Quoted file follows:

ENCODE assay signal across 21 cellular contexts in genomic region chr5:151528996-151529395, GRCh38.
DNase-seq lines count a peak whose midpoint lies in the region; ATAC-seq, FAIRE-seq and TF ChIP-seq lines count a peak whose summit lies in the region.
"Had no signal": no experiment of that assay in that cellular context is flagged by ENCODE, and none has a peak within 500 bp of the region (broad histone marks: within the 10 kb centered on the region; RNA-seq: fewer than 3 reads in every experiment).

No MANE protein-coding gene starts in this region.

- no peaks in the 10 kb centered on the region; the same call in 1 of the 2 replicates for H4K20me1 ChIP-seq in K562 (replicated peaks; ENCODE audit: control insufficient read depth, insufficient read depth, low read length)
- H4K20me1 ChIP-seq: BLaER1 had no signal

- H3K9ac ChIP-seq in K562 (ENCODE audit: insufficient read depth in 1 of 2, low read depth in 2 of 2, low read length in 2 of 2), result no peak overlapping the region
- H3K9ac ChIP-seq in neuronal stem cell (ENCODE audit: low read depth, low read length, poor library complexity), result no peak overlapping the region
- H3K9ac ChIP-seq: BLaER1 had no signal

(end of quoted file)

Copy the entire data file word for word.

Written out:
ENCODE assay signal across 21 cellular contexts in genomic region chr5:151528996-151529395, GRCh38.
DNase-seq lines count a peak whose midpoint lies in the region; ATAC-seq, FAIRE-seq and TF ChIP-seq lines count a peak whose summit lies in the region.
"Had no signal": no experiment of that assay in that cellular context is flagged by ENCODE, and none has a peak within 500 bp of the region (broad histone marks: within the 10 kb centered on the region; RNA-seq: fewer than 3 reads in every experiment).

No MANE protein-coding gene starts in this region.

- no peaks in the 10 kb centered on the region; the same call in 1 of the 2 replicates for H4K20me1 ChIP-seq in K562 (replicated peaks; ENCODE audit: control insufficient read depth, insufficient read depth, low read length)
- H4K20me1 ChIP-seq: BLaER1 had no signal

- H3K9ac ChIP-seq in K562 (ENCODE audit: insufficient read depth in 1 of 2, low read depth in 2 of 2, low read length in 2 of 2), result no peak overlapping the region
- H3K9ac ChIP-seq in neuronal stem cell (ENCODE audit: low read depth, low read length, poor library complexity), result no peak overlapping the region
- H3K9ac ChIP-seq: BLaER1 had no signal